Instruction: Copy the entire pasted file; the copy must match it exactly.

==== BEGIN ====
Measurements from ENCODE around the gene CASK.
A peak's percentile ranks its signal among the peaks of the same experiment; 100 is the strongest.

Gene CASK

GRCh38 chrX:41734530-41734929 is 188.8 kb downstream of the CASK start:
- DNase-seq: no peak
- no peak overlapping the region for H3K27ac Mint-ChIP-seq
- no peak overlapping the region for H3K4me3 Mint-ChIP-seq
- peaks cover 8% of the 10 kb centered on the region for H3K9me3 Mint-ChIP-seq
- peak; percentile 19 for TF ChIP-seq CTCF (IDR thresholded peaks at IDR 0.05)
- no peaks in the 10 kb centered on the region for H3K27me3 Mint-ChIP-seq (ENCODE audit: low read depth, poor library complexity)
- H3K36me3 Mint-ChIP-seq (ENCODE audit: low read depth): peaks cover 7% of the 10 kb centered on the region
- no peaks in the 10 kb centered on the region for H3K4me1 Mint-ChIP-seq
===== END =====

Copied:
Measurements from ENCODE around the gene CASK.
A peak's percentile ranks its signal among the peaks of the same experiment; 100 is the strongest.

Gene CASK

GRCh38 chrX:41734530-41734929 is 188.8 kb downstream of the CASK start:
- DNase-seq: no peak
- no peak overlapping the region for H3K27ac Mint-ChIP-seq
- no peak overlapping the region for H3K4me3 Mint-ChIP-seq
- peaks cover 8% of the 10 kb centered on the region for H3K9me3 Mint-ChIP-seq
- peak; percentile 19 for TF ChIP-seq CTCF (IDR thresholded peaks at IDR 0.05)
- no peaks in the 10 kb centered on the region for H3K27me3 Mint-ChIP-seq (ENCODE audit: low read depth, poor library complexity)
- H3K36me3 Mint-ChIP-seq (ENCODE audit: low read depth): peaks cover 7% of the 10 kb centered on the region
- no peaks in the 10 kb centered on the region for H3K4me1 Mint-ChIP-seq